By Kris Kitto - 07/30/08 06:54 PM EDT
Call it Rep. Marcy Kaptur and the case of the missing portrait.
The Ohio Democrat’s years-long mission to bring the artistic rendering of one of Congress’s female pioneers back into daylight came to a satisfying conclusion last week when the House Education and Labor Committee unveiled the newest addition to its hearing room.
Mary Norton, a Democrat from New Jersey who served in the House from 1925 to 1951, now stares down from her portrait at present-day panel Chairman George Miller (D-Calif.) and his committee members, providing a constant reminder of her accomplishments as a labor champion who chaired four congressional committees.
But not long ago, Norton’s portrait was stuffed in a dark closet in one of the Capitol Complex’s lesser-trafficked auxiliary buildings.
Kaptur caught on to the funny business in the late 1990s, when she was researching a book she was writing on women in Congress. She found that there had been a portrait commissioned and completed for Norton but couldn’t locate it. So she started to investigate by asking questions of Capitol officials. “They sent me to House Annex 2, I think it was,” Kaptur recalls. “I’d never been to the building.”
She began to survey the scene.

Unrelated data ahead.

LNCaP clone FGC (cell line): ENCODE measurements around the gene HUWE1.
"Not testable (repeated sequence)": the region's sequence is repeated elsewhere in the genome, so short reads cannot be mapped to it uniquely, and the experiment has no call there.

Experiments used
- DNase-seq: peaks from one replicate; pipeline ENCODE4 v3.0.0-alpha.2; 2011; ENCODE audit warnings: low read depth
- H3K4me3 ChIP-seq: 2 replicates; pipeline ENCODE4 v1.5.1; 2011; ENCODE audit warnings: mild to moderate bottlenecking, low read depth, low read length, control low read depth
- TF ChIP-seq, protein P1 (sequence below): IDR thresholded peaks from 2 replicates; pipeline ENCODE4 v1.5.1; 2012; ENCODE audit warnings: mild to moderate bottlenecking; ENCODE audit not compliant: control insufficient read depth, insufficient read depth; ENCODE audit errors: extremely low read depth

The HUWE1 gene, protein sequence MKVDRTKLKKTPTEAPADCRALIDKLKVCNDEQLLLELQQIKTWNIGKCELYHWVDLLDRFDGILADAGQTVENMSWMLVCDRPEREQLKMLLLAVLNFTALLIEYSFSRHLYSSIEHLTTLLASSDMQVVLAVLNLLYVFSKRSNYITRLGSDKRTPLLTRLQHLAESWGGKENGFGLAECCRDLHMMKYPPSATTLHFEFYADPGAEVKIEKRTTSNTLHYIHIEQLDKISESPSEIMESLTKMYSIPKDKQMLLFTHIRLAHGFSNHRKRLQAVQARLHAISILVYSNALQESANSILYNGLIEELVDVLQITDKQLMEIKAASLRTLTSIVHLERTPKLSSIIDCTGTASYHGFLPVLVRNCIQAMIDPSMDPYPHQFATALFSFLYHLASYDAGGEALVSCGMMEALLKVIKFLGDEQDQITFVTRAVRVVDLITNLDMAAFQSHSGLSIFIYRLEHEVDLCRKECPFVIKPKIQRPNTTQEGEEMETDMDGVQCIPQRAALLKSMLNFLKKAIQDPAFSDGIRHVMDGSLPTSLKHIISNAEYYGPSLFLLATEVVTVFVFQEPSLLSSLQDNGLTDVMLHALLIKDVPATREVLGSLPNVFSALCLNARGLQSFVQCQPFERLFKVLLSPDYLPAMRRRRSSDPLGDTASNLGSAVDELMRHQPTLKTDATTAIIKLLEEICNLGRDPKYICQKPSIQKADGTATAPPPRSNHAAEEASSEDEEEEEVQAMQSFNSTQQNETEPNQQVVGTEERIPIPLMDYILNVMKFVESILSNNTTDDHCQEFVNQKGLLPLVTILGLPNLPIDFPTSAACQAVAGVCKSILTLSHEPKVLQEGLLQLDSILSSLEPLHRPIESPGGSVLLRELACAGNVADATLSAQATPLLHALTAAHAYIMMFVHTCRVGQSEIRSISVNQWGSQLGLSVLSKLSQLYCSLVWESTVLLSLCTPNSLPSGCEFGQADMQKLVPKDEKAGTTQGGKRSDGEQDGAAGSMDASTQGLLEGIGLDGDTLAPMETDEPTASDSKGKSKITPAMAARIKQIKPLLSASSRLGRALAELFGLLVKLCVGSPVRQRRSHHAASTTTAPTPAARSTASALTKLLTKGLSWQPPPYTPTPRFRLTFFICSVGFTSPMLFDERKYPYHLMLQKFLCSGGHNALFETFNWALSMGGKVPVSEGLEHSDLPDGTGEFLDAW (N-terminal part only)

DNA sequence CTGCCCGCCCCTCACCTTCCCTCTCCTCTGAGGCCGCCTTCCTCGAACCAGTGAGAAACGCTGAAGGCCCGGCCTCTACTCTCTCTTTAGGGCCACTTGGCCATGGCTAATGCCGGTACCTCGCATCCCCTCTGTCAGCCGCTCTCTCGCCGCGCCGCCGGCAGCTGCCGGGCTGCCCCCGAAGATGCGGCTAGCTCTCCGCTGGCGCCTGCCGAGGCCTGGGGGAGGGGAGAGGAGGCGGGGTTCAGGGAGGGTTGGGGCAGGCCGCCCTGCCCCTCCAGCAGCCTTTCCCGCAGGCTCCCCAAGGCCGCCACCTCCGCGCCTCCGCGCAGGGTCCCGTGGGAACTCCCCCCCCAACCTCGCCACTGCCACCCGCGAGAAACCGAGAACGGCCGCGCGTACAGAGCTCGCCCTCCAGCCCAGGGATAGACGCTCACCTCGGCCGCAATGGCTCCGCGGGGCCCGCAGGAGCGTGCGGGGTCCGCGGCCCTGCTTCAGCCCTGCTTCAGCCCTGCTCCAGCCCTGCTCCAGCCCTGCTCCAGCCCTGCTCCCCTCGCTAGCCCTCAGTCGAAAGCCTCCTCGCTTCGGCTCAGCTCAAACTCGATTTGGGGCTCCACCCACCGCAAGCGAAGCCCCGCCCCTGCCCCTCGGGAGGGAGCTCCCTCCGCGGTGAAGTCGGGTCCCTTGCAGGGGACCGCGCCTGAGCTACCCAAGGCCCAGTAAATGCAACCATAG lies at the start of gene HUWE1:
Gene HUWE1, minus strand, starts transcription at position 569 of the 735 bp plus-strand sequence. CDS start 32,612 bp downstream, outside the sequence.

“I looked in this closet, and it was in there with Xerox boxes,” she says, with a hint of resentment. “It had obviously been taken down [and] was being disrespectfully stored in a closet.”
Kaptur explains her theory about the indignity Norton’s portrait suffered. She believes it may have been an ugly byproduct of the 1994 Republican Revolution. Newly crowned House Speaker Newt Gingrich (R-Ga.) might have ordered that all portraits of Democratic committee chairmen be taken down, she guesses.
“That’s my theory,” she says. “I don’t know what the truth is. All I know is I found the portrait.”
Farar Elliott, curator and chief of the House Office of History and Preservation, doesn’t refute Kaptur’s conspiracy theory but does provide its counterweight. “It wasn’t through any malice that portraits might end up in storage,” she says, explaining that her office has been in existence for six years. The House had no one in the late 1990s whose official job was to care for congressional artwork.
“When I arrived here,” she says, “Democrats and Republicans alike were hanging on the walls.”
Kaptur says she feels like such a soul mate of Norton’s that she can “identify with her face and hands and the way she did her hair.” She took the painting from the closet to her office so it could be hung somewhere while she hammered away at her colleagues to get Norton properly displayed.
Minority Leader John Boehner (R-Ohio), who at the time was chairman of the education and labor panel (and who has a portrait, albeit a paler version of himself, hanging in the hearing room), didn’t respond to her requests.
So she took up the issue again with Miller when he became chairman. He approved.
Last week, Kaptur and several other members pulled a burgundy sheet off the portrait to reveal a partially smiling Norton, dressed in a conservative black suit and poised to sign several documents.
“For me, it’s over a decade-long quest to properly acknowledge one of the most important members of Congress,” Kaptur says.